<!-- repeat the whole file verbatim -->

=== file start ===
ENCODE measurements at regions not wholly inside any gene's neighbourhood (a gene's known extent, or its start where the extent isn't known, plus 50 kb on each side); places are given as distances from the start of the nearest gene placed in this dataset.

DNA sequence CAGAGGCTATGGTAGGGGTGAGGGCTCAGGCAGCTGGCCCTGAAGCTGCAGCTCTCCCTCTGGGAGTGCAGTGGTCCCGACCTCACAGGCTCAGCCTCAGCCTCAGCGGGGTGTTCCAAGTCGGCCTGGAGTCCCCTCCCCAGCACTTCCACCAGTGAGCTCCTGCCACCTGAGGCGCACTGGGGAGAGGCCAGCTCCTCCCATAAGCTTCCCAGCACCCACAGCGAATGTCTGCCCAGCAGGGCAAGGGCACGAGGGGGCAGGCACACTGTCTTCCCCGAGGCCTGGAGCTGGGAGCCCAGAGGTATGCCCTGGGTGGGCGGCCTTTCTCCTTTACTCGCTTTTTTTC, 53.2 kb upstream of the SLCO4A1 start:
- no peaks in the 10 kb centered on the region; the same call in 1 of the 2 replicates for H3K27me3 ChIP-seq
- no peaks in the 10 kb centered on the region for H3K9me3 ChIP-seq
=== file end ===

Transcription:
ENCODE measurements at regions not wholly inside any gene's neighbourhood (a gene's known extent, or its start where the extent isn't known, plus 50 kb on each side); places are given as distances from the start of the nearest gene placed in this dataset.

DNA sequence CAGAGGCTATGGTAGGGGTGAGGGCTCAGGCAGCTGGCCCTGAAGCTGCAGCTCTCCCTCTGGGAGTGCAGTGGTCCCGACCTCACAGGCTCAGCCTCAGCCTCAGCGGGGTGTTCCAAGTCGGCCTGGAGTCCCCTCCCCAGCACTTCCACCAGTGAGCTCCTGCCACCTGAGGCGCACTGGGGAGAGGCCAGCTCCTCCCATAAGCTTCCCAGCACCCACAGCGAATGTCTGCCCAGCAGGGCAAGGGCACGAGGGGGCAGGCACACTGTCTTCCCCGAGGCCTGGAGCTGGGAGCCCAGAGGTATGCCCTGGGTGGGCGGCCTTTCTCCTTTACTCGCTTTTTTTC, 53.2 kb upstream of the SLCO4A1 start:
- no peaks in the 10 kb centered on the region; the same call in 1 of the 2 replicates for H3K27me3 ChIP-seq
- no peaks in the 10 kb centered on the region for H3K9me3 ChIP-seq